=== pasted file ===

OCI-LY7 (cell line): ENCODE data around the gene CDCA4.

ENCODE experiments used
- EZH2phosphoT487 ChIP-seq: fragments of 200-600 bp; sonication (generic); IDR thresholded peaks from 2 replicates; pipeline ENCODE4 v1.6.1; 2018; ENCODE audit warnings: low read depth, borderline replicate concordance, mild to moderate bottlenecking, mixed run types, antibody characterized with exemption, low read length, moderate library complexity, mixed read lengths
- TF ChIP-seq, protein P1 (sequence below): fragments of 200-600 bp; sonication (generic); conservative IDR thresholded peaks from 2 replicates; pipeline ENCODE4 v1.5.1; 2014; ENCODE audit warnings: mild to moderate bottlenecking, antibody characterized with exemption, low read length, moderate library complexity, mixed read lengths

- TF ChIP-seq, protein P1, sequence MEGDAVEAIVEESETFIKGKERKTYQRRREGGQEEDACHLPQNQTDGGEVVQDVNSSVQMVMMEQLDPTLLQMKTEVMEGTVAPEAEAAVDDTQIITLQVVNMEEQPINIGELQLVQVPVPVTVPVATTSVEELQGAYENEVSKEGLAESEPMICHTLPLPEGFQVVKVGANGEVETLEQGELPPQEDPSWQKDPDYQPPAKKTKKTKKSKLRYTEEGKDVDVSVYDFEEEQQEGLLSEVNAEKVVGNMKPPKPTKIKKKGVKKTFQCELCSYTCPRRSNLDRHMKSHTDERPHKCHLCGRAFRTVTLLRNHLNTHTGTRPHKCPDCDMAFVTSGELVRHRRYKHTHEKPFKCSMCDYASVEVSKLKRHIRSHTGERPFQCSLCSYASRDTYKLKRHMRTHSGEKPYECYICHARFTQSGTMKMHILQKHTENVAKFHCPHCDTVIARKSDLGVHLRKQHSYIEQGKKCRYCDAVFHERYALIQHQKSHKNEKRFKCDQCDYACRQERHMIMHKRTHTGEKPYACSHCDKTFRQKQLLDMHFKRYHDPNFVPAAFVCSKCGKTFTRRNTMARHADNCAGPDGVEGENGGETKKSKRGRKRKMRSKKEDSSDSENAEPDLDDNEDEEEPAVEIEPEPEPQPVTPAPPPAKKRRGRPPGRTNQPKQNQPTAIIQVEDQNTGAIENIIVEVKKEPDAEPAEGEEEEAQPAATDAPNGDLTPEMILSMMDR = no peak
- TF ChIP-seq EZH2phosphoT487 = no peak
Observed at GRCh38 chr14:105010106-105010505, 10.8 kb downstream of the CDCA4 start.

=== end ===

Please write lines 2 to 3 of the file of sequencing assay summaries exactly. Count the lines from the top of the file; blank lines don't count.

ENCODE experiments used
- EZH2phosphoT487 ChIP-seq: fragments of 200-600 bp; sonication (generic); IDR thresholded peaks from 2 replicates; pipeline ENCODE4 v1.6.1; 2018; ENCODE audit warnings: low read depth, borderline replicate concordance, mild to moderate bottlenecking, mixed run types, antibody characterized with exemption, low read length, moderate library complexity, mixed read lengths